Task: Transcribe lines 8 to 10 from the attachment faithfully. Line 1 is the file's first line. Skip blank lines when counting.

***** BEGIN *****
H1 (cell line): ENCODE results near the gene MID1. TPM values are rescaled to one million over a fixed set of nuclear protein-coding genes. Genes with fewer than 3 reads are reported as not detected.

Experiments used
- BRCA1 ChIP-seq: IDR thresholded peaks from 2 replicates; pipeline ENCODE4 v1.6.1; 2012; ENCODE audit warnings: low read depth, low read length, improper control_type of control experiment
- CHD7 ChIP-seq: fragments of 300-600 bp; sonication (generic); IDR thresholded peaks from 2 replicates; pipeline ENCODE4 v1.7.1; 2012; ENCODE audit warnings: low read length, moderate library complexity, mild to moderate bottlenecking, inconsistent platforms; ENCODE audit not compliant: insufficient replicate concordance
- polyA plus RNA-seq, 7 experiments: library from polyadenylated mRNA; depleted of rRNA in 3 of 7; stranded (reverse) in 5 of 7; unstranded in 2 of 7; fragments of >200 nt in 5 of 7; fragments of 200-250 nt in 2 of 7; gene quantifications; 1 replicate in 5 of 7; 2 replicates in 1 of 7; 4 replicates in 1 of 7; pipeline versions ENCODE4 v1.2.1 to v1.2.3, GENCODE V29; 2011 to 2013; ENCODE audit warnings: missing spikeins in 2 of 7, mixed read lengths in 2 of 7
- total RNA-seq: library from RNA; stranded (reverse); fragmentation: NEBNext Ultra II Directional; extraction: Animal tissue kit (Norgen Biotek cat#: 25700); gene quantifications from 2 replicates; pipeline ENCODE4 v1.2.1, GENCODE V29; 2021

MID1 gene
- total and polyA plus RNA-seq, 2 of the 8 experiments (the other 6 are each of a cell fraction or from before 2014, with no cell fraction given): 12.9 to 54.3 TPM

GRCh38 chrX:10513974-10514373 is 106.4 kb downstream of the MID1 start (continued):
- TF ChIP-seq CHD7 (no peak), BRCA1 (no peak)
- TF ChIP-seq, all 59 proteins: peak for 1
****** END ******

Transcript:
- total and polyA plus RNA-seq, 2 of the 8 experiments (the other 6 are each of a cell fraction or from before 2014, with no cell fraction given): 12.9 to 54.3 TPM

GRCh38 chrX:10513974-10514373 is 106.4 kb downstream of the MID1 start (continued):
- TF ChIP-seq CHD7 (no peak), BRCA1 (no peak)